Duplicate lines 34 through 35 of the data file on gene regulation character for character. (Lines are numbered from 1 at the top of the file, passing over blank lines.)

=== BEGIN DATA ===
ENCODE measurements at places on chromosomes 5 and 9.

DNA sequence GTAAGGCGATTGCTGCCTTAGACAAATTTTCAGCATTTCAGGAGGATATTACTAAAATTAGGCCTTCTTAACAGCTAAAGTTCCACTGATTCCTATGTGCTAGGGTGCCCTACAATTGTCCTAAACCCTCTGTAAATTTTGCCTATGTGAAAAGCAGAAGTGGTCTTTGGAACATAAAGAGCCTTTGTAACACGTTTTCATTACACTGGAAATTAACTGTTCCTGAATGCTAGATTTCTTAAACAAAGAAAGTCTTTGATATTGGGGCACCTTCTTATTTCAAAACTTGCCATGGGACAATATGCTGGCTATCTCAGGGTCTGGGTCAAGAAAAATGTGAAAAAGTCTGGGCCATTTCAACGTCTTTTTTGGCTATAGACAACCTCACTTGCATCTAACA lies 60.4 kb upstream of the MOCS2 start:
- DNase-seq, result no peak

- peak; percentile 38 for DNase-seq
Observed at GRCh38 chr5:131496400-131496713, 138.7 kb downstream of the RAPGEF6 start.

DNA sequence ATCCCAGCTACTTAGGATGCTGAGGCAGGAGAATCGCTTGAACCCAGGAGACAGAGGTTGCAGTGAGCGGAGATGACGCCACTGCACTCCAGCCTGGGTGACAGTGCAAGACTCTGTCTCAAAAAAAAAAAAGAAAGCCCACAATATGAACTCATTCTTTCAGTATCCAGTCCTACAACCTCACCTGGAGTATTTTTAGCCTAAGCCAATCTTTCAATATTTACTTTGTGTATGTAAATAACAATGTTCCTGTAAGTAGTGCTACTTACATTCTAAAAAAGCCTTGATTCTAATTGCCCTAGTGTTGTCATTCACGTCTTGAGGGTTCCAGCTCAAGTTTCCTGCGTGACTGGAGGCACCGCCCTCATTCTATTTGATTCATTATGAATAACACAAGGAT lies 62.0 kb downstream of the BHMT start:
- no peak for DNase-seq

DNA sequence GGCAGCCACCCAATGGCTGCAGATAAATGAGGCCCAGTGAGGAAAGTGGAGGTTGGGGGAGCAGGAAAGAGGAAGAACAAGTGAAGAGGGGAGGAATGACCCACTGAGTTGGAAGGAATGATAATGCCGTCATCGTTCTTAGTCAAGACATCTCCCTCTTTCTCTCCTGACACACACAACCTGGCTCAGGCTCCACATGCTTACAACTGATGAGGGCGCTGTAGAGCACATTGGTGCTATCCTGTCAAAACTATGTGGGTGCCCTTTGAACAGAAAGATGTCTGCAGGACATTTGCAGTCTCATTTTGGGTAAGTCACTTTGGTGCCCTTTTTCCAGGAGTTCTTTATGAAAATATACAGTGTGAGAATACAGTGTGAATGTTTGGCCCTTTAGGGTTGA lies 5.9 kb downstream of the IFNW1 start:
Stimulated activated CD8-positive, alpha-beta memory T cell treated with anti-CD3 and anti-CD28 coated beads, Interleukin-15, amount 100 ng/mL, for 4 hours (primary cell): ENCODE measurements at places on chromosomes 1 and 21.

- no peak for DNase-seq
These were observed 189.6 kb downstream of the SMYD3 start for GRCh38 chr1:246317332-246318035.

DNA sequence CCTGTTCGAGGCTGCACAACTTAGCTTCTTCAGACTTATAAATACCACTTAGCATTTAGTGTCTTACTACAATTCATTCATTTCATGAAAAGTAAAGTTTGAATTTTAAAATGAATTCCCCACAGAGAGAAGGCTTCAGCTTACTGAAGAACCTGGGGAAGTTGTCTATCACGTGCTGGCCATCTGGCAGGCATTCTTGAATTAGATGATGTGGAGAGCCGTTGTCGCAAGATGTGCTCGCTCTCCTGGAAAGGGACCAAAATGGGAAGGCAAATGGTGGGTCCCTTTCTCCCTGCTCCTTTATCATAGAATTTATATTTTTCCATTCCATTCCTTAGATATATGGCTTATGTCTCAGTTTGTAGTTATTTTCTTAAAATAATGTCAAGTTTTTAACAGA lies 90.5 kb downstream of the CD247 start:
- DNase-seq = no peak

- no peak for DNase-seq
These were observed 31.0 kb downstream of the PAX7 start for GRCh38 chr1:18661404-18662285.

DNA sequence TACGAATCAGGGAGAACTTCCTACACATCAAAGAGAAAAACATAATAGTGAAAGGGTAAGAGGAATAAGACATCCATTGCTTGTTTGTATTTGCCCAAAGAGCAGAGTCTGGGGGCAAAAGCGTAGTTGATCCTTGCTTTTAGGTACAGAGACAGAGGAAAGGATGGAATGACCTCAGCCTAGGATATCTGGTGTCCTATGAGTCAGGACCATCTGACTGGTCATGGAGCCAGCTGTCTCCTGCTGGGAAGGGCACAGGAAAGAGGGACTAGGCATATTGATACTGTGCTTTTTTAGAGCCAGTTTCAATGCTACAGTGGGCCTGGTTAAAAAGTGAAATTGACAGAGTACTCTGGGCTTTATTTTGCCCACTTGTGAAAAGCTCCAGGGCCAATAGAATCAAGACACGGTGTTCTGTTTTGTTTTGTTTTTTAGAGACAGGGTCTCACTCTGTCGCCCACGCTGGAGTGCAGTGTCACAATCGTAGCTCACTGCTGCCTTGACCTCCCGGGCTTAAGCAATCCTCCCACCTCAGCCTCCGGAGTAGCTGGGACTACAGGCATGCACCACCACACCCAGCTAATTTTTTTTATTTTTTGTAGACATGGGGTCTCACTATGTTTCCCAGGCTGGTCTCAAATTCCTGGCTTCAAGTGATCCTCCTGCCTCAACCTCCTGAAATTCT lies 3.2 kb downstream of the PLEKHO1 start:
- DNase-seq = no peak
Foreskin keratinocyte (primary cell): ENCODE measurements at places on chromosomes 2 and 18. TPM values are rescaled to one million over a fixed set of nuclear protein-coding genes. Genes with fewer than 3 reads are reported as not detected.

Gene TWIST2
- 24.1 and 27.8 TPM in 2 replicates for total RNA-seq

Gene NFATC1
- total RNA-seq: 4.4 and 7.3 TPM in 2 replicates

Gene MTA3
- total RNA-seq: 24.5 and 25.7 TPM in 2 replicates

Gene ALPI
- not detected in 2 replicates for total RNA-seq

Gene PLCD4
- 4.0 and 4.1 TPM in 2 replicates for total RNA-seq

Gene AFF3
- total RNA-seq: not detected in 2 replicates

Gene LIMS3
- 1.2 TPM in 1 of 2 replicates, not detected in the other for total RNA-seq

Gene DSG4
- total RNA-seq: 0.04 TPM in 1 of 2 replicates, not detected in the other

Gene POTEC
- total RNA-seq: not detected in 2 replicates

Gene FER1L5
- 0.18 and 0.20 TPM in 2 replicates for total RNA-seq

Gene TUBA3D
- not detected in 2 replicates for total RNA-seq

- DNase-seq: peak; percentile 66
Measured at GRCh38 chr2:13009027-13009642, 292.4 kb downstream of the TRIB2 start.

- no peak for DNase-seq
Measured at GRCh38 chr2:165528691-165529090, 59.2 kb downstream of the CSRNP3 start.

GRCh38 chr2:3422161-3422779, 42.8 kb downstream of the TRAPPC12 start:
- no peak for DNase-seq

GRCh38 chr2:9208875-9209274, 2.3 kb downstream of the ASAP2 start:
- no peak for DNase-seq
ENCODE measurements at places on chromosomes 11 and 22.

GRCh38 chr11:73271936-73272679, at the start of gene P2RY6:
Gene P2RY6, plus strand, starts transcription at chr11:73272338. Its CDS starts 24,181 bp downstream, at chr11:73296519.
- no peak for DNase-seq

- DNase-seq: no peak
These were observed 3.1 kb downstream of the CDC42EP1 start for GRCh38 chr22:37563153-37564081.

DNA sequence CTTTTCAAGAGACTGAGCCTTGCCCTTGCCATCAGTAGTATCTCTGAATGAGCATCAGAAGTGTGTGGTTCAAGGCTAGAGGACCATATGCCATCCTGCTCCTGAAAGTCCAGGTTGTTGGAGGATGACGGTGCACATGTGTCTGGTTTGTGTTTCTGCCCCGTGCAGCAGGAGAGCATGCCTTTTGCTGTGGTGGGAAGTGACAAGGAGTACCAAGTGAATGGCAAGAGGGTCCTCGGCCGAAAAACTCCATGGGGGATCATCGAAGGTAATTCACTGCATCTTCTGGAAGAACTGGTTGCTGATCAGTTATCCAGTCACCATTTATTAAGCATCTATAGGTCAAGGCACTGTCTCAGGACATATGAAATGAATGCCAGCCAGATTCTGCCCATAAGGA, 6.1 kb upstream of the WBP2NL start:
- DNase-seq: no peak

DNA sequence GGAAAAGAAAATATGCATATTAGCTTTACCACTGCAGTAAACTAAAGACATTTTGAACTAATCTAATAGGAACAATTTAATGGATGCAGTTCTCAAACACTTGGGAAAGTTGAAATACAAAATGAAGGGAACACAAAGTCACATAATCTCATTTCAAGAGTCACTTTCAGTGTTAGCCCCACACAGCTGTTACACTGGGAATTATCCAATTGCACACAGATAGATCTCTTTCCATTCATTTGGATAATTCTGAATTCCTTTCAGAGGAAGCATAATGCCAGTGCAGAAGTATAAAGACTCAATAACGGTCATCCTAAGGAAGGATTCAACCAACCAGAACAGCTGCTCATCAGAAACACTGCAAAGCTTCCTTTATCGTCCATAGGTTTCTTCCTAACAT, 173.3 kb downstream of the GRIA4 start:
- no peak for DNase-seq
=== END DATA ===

- total RNA-seq: 0.04 TPM in 1 of 2 replicates, not detected in the other

Gene POTEC